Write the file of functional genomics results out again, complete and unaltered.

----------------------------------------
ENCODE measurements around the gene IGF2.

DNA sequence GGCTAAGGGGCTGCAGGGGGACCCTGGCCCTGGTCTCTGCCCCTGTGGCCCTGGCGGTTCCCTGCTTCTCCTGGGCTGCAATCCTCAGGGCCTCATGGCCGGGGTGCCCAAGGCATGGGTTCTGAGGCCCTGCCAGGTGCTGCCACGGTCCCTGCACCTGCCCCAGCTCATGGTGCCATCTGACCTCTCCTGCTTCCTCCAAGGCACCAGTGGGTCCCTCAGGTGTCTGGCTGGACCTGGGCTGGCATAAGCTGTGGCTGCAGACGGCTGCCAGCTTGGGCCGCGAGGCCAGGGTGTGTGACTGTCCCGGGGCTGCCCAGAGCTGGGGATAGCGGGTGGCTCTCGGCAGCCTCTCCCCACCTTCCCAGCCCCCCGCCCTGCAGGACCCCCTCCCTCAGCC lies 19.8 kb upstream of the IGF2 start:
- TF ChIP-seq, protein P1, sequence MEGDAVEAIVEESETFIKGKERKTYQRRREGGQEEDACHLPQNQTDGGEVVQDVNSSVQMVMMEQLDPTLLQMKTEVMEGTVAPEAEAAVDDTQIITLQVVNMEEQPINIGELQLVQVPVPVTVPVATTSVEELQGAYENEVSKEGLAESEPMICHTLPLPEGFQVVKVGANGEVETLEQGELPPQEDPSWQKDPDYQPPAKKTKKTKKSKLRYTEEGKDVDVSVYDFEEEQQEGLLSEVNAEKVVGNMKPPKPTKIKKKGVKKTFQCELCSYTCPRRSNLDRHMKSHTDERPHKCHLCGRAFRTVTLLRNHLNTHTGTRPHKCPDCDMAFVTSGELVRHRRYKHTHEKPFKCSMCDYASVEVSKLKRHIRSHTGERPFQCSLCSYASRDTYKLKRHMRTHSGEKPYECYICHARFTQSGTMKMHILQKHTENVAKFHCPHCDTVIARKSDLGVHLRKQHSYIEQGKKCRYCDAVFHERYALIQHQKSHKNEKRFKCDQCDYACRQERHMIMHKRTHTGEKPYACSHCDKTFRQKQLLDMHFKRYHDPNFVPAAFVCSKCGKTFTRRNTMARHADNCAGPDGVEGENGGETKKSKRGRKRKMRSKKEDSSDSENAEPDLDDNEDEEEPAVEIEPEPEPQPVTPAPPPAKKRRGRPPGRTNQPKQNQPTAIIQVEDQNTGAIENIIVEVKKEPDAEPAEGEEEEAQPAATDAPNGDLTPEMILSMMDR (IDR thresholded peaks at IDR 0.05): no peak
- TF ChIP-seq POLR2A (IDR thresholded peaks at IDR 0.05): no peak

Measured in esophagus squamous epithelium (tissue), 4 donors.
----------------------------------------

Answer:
ENCODE measurements around the gene IGF2.

DNA sequence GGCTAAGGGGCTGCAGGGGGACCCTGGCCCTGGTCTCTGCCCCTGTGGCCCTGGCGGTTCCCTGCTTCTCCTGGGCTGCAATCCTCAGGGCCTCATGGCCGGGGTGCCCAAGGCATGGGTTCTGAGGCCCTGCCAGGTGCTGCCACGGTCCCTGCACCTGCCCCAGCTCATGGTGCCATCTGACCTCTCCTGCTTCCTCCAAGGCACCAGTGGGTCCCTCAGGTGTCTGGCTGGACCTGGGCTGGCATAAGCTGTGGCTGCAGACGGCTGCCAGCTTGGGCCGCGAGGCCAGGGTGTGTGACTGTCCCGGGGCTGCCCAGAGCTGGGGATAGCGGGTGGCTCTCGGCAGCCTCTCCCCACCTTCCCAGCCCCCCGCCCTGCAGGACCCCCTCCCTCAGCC lies 19.8 kb upstream of the IGF2 start:
- TF ChIP-seq, protein P1, sequence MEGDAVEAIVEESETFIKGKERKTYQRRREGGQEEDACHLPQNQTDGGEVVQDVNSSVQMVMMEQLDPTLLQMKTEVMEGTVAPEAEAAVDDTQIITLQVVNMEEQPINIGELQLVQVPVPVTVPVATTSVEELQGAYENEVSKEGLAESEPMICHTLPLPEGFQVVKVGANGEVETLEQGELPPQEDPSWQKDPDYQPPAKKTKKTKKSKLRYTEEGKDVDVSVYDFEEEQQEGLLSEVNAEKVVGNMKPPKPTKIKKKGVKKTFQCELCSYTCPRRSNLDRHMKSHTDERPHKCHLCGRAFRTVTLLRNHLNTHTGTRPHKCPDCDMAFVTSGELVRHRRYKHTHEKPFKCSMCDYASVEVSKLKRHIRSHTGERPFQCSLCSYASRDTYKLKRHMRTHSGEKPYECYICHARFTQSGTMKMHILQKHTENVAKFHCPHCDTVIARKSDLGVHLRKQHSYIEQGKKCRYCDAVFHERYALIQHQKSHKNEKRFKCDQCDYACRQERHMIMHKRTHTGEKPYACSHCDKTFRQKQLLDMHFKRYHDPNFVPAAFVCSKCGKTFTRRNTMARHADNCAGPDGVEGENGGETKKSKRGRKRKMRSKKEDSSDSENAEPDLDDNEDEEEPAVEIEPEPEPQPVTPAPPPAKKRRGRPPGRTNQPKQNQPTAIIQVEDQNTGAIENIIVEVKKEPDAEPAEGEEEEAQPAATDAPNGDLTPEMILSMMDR (IDR thresholded peaks at IDR 0.05): no peak
- TF ChIP-seq POLR2A (IDR thresholded peaks at IDR 0.05): no peak

Measured in esophagus squamous epithelium (tissue), 4 donors.